Justice As Fairness
• John Rawls states the purpose of his treatise: to re-establish the philosophical basis for Justice with what he calls the 'Justice as Fairness' argument. He believes that much of the previous philosophical debates fail to provide a correct foundation for theories of Justice.
• Justice, in Rawl's view, is necessary for society because it allows the society to distribute the burdens and the advantages of society fairly (i.e: How do we determine who is taxed to a greater or lesser extent? Should one person work longer hours than another? These are questions of fairness).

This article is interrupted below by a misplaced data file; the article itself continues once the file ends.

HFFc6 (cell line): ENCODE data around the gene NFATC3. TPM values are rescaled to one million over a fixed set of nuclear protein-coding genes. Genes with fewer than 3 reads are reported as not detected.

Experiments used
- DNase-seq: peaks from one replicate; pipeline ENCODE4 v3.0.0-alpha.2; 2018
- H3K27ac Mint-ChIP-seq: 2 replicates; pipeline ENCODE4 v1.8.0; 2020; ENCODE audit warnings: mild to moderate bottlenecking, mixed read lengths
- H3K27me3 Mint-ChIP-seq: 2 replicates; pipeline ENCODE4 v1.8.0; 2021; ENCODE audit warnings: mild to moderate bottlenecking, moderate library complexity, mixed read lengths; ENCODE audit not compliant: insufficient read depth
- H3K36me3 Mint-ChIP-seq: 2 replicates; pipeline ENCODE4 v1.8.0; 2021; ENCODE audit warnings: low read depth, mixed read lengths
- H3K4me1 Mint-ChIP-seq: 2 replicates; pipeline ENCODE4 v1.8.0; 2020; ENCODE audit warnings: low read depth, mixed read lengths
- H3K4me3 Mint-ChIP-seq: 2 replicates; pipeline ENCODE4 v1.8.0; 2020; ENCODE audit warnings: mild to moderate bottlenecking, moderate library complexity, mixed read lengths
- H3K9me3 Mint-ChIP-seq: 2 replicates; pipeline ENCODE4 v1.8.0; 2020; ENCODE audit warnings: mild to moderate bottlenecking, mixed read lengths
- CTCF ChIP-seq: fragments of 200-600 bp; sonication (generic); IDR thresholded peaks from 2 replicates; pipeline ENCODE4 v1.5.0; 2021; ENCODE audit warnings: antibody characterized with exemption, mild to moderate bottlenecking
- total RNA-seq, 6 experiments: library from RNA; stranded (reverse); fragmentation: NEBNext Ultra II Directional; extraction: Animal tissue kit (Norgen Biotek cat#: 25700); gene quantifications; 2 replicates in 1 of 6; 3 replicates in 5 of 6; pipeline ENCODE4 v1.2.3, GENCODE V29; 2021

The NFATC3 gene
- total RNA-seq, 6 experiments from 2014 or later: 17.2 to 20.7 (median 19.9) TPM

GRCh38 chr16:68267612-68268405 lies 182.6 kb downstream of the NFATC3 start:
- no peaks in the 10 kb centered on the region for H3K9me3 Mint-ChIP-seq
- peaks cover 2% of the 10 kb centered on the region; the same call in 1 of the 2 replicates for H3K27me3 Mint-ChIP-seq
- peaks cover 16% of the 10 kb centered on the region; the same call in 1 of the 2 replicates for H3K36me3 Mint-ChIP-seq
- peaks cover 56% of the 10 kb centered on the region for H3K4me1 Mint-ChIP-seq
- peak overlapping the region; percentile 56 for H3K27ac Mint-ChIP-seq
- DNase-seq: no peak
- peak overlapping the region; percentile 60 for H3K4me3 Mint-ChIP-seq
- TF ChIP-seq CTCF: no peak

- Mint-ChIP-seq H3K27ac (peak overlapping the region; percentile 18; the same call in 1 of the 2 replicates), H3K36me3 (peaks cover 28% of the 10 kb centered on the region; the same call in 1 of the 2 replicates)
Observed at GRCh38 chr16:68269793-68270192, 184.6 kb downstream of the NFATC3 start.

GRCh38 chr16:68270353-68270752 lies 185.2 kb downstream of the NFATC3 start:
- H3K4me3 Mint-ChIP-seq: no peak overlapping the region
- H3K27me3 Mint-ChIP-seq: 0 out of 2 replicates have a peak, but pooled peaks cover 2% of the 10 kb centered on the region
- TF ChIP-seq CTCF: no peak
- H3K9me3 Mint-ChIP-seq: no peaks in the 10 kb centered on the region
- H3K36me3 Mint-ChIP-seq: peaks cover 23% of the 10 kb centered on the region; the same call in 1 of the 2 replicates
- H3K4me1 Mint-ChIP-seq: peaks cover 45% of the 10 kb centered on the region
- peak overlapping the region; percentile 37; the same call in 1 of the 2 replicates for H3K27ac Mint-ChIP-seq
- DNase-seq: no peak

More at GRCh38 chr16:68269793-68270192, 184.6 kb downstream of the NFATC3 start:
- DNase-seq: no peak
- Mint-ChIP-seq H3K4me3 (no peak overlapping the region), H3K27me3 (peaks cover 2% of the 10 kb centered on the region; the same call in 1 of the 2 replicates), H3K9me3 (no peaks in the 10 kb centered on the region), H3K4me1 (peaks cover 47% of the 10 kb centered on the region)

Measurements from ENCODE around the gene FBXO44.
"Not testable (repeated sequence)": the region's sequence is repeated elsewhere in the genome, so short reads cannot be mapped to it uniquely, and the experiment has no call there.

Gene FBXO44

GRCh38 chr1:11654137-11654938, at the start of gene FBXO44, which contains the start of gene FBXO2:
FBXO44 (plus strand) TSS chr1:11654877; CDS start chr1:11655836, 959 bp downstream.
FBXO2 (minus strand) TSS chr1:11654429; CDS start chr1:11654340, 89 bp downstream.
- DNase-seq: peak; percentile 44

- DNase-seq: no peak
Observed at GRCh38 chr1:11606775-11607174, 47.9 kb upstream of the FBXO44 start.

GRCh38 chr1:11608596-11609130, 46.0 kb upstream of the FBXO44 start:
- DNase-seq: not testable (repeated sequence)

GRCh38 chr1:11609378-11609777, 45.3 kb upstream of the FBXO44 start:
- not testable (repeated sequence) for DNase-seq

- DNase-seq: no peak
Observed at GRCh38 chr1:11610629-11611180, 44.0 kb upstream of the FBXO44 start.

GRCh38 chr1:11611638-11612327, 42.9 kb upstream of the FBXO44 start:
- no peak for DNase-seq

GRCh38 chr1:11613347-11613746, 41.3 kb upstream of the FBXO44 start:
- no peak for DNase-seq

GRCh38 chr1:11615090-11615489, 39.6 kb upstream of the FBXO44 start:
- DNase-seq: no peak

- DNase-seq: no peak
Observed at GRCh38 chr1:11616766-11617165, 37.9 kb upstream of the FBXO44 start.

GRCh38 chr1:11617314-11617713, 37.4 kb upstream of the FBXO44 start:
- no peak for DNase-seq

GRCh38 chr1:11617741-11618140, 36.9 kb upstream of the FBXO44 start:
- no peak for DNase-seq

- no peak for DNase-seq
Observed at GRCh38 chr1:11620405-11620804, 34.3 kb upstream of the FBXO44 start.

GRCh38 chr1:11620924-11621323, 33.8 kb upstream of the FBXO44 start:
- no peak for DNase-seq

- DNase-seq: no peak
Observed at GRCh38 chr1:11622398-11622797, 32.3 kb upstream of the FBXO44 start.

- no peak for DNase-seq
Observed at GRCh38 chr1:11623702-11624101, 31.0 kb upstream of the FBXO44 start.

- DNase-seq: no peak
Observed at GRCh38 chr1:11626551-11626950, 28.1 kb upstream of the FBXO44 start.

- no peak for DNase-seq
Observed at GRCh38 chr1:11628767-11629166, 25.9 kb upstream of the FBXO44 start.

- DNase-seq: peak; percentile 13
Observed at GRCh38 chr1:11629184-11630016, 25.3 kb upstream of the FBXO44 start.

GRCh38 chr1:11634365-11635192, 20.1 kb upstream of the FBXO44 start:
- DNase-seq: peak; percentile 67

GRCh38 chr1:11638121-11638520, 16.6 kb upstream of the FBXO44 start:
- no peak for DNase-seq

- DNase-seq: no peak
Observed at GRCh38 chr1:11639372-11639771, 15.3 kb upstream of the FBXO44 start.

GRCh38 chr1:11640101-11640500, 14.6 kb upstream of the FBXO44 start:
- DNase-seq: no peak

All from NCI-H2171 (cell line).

• Instead of coming from a moral, divine or universal source, Justice for Rawls is a necessary composite for a well-ordered society. He notes that there are, in fact, not many well-ordered and stable societies and so therefore there are not many Just ones. In short: if a society is to become...
This section contains 1,516 words
(approx. 6 pages at 300 words per page)